2. John 3:5. There are several orthodox interpretations of this text, all more or less plausible, and none friendly to the notion that salvation requires faith plus baptism. In my view, the best interpretation recognizes that this verse is preliminary to Jesus' question in John 3:10. "Art thou a master of Israel, and knowest not these things?" Jesus is telling Nicodemus that the doctrine of spiritual regeneration is nothing new. It is a doctrine he should know already as a result of his painstaking study of Old Testament revelation. Where does the Old Testament teach that the Kingdom of God is reserved for those who are born again by the Spirit? The only relevant passages are two in Ezekiel: Ezekiel 36:21-38 (especially vs. 24-28), which speaks of God gathering the Jewish people to their land at the beginning of Christ's Millennial kingdom, and Ezekiel 37:1-14 (especially vs. 12-14), which speaks of God raising the saints of Israel from the dead so that they might enter the eternal kingdom of God. The former passage is the one alluded to in John 3:5. It describes spiritual regeneration as a twofold process: first, a sprinkling with clean water to remove the filthiness of sin; and second, a giving of God's Spirit to create a new heart, willing to serve and obey God. These same two steps are described in Titus 3:5 as "the washing of regeneration" and "renewing of the Holy Ghost."

      Does Scripture intend us to equate this washing with physical baptism? No, on the authority of such texts as 1 Peter 3:21 and especially Ephesians 5:26-27, we can say that this washing must be understood metaphorically. It refers to the change that takes place in the heart as a result of believing the gospel. The agency that produces the change is not the material substance known as water, but the Word of God (Eph. 5:26; Rom.10:13-17). The change is called a cleansing because with repentance and faith comes a complete forgiveness of sins.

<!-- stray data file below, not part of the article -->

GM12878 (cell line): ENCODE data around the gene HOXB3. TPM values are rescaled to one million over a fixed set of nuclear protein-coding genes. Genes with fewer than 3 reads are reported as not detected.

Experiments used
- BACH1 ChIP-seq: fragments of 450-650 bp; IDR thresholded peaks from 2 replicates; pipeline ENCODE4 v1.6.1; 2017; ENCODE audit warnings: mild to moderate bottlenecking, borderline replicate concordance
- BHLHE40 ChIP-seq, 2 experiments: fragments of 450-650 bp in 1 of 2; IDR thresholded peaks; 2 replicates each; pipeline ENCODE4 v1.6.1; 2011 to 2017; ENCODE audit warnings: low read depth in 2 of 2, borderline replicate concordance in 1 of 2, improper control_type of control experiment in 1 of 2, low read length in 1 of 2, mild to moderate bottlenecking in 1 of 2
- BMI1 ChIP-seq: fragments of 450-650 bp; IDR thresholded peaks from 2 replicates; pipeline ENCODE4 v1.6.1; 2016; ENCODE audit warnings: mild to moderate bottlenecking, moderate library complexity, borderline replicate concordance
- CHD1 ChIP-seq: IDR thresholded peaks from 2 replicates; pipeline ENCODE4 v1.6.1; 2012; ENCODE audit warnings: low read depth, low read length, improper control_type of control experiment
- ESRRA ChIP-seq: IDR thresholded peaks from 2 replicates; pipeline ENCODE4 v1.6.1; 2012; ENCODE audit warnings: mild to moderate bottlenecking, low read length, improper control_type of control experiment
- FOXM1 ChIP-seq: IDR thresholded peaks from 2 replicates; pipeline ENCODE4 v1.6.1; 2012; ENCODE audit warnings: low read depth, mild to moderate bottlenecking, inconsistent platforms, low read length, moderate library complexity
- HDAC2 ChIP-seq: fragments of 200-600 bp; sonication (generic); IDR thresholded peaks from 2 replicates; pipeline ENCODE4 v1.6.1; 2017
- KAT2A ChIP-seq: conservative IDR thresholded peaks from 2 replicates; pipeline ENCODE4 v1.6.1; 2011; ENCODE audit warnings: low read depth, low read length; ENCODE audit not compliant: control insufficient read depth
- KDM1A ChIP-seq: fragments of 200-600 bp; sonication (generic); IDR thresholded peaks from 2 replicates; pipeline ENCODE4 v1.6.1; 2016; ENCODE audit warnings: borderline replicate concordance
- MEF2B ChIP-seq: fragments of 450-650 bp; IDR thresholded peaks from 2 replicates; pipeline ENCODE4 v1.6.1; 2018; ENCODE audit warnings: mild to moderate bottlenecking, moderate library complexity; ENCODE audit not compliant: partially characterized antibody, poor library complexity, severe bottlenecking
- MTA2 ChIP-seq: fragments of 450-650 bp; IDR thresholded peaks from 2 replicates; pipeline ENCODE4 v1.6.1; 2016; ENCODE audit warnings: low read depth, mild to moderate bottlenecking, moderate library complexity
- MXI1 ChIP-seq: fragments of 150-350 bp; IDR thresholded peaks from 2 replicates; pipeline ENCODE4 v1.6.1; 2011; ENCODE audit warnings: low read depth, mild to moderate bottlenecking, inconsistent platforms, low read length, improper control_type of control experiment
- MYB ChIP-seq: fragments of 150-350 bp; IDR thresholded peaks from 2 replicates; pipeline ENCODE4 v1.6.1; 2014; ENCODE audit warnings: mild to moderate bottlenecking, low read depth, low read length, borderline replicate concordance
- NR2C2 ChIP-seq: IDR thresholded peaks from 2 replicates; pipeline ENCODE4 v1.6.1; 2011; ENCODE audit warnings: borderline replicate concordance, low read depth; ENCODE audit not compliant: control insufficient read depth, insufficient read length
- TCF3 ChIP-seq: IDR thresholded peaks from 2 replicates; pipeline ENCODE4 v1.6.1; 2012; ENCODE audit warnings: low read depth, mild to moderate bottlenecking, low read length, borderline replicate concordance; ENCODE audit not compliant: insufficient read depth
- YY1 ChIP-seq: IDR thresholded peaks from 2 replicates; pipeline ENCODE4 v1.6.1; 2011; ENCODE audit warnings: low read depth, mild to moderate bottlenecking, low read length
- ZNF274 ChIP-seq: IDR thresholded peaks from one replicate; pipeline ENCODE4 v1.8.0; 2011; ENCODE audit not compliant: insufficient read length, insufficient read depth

3. Romans 6:3-4. Campbellites infer from this text that our identification with Christ's redemptive work depends on water baptism. But Romans 6 must be read in conjunction with 1 Corinthians 10:1-2. In the latter passage Paul obviously does not mean that crossing the sea bed and walking behind the cloud achieved spiritual cleansing. Rather, these acts were pictures of the cleansing available to the Israelites through their participation in the Mosaic covenant. To describe their entry into that covenant, Paul uses the figurative expression, "being baptized into Moses."

      The language in Romans 6 is also suffused with pictorial imagery. Again, man's act has no value in obtaining cleansing from sin, though it be an act of obedience with great value in demonstrating that the heart has been regenerated (or else such obedience would be impossible). As we have seen, the physical side of baptism is merely a picture of spiritual benefits available to the believer through participation in the New Covenant. To describe the believer's entry into all these benefits, Paul uses a figure of speech, "being baptized into Christ," that is similar to the language of 1 Corinthians 10.

  3. Baptism as spectacle. In some of today's megachurches, and even in some smaller churches, baptism has acquired a character that it never had in the past. It has become a means of mass entertainment. The rite is administered in such a way as to capitalize on the possibilities for humor, or even sexual indecency. Needless to say, baptism in this corrupt form is a travesty rather than a testimony.

Further Reading

This lesson appears in Ed Rickard's Primer of the Christian Life: A Detailed Map of the Pilgrim's Road, designed to serve as the textbook for a yearlong course on basic Christianity. For further information, click here.